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U.S. Border Patrol stops Canadian fishing boats in disputed waters

A Canadian fisherman's association is reporting that U.S. Border Patrol agents have stopped and questioned multiple Canadian fishermen in waters that are the subject of an ongoing territorial dispute.

Canadian officials are investigating reports about two vessels specifically, stopped on June 24 and 25, where American agents claimed to be "looking for illegal immigrants," according to the Canadian outlet CBC News. Laurence Cook, chairman for the Grand Manan Fishermen's Association, which is based in New Brunswick, Canada, said at least 10 boats had been stopped in a two week period in the area around Machias Seal Island. The island lies about 10 miles offshore between the Gulf of Maine and the Bay of Fundy.

A statement from the association released Wednesday said the waters have been fished by both U.S. and Canadian crews for years. The group said it's their understanding that the recent stops are part of a "regular exercise being conducted along the U.S. marine border," and said it looked forward to continuing a "respectful and cordial relationship" with its U.S. counterparts.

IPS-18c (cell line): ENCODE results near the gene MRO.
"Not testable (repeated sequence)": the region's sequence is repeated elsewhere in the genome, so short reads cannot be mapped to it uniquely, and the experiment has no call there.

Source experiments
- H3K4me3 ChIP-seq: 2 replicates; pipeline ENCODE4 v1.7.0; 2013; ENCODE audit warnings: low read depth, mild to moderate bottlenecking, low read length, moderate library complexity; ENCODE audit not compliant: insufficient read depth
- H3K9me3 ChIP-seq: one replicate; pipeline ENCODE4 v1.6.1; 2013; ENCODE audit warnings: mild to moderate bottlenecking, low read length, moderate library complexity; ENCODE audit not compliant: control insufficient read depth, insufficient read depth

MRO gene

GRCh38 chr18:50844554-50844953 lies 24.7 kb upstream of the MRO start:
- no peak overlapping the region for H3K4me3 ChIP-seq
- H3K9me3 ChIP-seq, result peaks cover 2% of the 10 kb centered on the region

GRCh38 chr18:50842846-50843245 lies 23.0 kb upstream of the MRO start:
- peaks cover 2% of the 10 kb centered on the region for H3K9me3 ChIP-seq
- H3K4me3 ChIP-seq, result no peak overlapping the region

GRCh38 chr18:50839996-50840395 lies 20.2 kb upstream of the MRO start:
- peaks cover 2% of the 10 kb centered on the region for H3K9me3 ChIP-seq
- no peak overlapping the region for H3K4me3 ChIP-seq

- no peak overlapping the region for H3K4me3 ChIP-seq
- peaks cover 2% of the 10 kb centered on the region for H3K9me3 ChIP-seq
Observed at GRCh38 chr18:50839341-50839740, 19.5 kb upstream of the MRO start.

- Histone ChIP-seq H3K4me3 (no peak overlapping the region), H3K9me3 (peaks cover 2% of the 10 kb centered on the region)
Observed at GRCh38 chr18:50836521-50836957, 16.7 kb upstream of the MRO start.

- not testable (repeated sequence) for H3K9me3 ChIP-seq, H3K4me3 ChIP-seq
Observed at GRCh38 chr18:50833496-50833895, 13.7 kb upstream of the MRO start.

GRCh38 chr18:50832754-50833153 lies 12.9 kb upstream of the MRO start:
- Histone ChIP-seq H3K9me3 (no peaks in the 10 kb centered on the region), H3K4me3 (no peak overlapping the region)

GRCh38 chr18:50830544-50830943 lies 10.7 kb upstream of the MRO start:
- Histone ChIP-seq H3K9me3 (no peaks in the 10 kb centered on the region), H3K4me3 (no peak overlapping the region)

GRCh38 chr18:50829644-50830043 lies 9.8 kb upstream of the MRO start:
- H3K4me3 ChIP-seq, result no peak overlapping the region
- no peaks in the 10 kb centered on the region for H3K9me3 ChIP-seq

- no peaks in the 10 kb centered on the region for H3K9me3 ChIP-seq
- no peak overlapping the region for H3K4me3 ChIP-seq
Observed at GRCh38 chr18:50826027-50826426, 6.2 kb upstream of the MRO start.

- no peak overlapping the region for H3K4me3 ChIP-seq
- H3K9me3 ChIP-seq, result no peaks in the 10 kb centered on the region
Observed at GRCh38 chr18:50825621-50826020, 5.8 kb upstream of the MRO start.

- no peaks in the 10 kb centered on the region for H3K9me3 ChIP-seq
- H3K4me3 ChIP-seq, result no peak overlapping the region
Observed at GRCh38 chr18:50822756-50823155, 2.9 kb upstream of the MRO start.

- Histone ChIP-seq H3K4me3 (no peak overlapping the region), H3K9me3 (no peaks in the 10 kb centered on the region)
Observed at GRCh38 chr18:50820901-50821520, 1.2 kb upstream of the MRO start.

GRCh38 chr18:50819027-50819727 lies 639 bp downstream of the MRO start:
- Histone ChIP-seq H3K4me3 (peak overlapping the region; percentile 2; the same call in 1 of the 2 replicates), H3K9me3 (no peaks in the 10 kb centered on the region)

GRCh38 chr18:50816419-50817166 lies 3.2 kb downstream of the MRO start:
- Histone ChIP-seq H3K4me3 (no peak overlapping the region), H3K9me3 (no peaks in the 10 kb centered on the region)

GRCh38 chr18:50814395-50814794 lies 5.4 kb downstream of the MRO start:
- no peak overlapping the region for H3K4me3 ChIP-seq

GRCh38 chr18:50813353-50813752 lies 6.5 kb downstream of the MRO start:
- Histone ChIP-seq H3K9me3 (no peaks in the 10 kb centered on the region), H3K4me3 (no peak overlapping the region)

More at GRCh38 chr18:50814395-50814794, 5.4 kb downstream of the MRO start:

U.S. officials told CBC News in a statement that the border agents were in the area to "enforce immigration laws and other violations of federal law." 

U.S. Customs and Border Protection confirmed in an email to CBS News that 21 Canadian vessels have been "interviewed" so far this year in the Houlton Sector, spanning along the Maine coast. "Border Patrol does not board Canadian Vessels without consent or probable cause and only conducts interviews as a vessel runs parallel to it, bow to stern," it said.

Without directly addressing the territorial dispute, CBP added that it "will continue to conduct operations in the waters off the Coast of Maine in jurisdictional waters of the United States."

On its website, CPB describes its Air and Marine Operations as conducting its mission "at and beyond the border." According to the Grand Manan Fishermen's Association, "Canada's sovereignty over the area is long standing and has a strong foundation in international law," although it notes the United States disputes Canada's claim.